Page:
HIV surveillance of generalised epidemics in Africa primarily relies on prevalence at antenatal clinics, but estimates of incidence in the general population would be more useful. Repeated cross-sectional measures of HIV prevalence are now becoming available for general populations in many countries, and we aim to develop and validate methods that use these data to estimate HIV incidence.
Methods and Findings
Two methods were developed that decompose observed changes in prevalence between two serosurveys into the contributions of new infections and mortality. Method 1 uses cohort mortality rates, and method 2 uses information on survival after infection. The performance of these two methods was assessed using simulated data from a mathematical model and actual data from three community-based cohort studies in Africa. Comparison with simulated data indicated that these methods can accurately estimates incidence rates and changes in incidence in a variety of epidemic conditions. Method 1 is simple to implement but relies on locally appropriate mortality data, whilst method 2 can make use of the same survival distribution in a wide range of scenarios. The estimates from both methods are within the 95% confidence intervals of almost all actual measurements of HIV incidence in adults and young people, and the patterns of incidence over age are correctly captured.
It is possible to estimate incidence from cross-sectional prevalence data with sufficient accuracy to monitor the HIV epidemic. Although these methods will theoretically work in any context, we have able to test them only in southern and eastern Africa, where HIV epidemics are mature and generalised. The choice of method will depend on the local availability of HIV mortality data.
Citation: Hallett TB, Zaba B, Todd J, Lopman B, Mwita W, Biraro S, et al. (2008) Estimating Incidence from Prevalence in Generalised HIV Epidemics: Methods and Validation. PLoS Med 5(4): e80. doi:10.1371/journal.pmed.0050080
Academic Editor: Peter Ghys, Joint United Nations Programme on HIV/AIDS, Switzerland
Received: May 21, 2007; Accepted: February 15, 2008; Published: April 8, 2008
Copyright: © 2008 Hallett et al. This is an open-access article distributed under the terms of the Creative Commons Attribution License, which permits unrestricted use, distribution, and reproduction in any medium, provided the original author and source are credited.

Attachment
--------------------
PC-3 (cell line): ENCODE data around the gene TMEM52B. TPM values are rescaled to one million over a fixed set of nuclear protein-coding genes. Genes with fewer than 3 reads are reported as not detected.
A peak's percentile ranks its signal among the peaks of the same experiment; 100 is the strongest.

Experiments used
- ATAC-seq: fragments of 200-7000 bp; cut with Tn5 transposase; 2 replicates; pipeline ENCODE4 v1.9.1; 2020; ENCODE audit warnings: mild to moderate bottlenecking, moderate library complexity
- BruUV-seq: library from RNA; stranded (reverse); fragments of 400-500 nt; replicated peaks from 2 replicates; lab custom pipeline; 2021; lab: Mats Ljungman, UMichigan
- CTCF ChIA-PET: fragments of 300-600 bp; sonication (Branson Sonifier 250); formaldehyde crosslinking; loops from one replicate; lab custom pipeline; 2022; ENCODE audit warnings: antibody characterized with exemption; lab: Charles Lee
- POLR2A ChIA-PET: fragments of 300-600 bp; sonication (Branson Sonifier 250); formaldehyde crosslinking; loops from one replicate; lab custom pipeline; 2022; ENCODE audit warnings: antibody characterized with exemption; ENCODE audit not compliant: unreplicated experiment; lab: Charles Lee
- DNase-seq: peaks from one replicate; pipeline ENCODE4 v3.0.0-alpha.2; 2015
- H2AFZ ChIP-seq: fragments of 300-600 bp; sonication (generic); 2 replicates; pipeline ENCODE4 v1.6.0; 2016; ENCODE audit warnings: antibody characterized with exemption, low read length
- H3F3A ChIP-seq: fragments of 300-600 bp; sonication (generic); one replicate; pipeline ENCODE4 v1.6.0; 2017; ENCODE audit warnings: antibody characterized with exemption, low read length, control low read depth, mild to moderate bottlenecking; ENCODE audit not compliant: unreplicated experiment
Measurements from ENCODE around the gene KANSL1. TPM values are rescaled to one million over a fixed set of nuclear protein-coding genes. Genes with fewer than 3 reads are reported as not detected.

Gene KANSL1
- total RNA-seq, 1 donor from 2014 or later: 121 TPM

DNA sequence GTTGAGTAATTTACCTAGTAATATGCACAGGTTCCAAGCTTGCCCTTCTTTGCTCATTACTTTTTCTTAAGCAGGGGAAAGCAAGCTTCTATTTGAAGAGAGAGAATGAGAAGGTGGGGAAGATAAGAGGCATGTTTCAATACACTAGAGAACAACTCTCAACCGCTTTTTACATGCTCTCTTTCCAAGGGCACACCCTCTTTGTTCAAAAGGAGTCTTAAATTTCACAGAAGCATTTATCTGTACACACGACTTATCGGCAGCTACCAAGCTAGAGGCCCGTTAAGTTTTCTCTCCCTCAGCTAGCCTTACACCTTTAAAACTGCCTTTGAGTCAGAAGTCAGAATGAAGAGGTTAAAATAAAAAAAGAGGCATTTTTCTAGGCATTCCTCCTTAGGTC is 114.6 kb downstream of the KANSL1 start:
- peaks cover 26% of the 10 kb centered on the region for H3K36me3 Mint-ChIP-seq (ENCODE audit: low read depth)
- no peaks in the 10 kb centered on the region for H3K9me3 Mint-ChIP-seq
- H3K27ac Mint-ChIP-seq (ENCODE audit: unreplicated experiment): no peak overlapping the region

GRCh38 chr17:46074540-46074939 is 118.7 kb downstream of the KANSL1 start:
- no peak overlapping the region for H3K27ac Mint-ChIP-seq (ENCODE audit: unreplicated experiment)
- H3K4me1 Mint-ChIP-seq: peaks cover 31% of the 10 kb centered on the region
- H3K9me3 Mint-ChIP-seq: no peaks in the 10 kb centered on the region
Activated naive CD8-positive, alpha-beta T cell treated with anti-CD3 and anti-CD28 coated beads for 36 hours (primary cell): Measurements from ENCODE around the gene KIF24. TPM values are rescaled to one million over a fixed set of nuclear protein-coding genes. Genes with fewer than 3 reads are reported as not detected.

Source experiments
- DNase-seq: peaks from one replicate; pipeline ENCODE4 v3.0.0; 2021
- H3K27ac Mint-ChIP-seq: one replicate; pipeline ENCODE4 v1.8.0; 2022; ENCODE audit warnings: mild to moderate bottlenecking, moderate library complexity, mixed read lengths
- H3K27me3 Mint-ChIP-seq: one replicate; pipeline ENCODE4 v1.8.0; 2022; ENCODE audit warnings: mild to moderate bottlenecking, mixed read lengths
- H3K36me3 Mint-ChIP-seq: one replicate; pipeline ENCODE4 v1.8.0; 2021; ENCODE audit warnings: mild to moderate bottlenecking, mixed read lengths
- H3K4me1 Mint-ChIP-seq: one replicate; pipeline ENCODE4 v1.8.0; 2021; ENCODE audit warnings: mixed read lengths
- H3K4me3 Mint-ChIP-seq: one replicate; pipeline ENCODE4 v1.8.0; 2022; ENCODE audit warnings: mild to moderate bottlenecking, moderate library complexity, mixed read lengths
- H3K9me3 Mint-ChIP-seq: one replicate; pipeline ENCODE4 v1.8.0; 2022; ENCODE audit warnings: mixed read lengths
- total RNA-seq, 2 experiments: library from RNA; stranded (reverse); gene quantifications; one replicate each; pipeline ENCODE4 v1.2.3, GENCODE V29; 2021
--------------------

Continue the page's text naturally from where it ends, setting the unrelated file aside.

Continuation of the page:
Funding: TBH, SG, BL, and WM thank the Wellcome Trust; BZ was supported by a grant from Global Fund to Fight AIDS, Tuberculosis and Malaria; JT and SB were supported by UK MRC. The funders had no role in the study design, analysis, and preparation of the manuscript or the decision to publish.
Competing interests: The authors have declared that no competing interests exist.
Abbreviations: ART, antiretroviral therapy; DHS, Demographic and Health Surveys; PYAR, person-years at risk
More than 25 million people have died from AIDS and about 33 million people are currently infected with human immunodeficiency virus (HIV, the virus that causes AIDS). Faced with this threat to human health, governments and international agencies are working together to halt the AIDS epidemic. An important part of this effort is HIV surveillance. The spread of HIV needs to be monitored to assess the impact of interventions (for example, the provision of antiretroviral drugs) and to plan for current and future health care needs. HIV surveillance in countries where the epidemic has spread beyond specific groups into the whole population (a generalized epidemic) has mainly relied on determining the prevalence of HIV infection (the fraction of the population that is infected) among women attending antenatal clinics. Recently, however, household health surveys (for example, the Demographic and Health Surveys) have begun to use blood testing for antibodies to the AIDS virus (serological testing) to provide more accurate estimates of HIV prevalence in the general adult population.
Why Was This Study Done?
Although prevalence estimates provide useful information about the HIV epidemic, another important indicator is incidence—the number of new infections occurring during a specific time period. Incidence measurements provide more information about temporal changes in the epidemic and transmission patterns and allow public-health experts to make better predictions of future health care needs. But, whereas prevalence can be measured with anonymized serological surveys, individuals would have to be identified and followed up in repeat serological surveys to provide a direct measurement of incidence. This is expensive and hard to achieve in many settings. In this study, therefore, the researchers develop and validate two mathematical methods to estimate HIV incidence in generalized HIV epidemics from prevalence data.
What Did the Researchers Do and Find?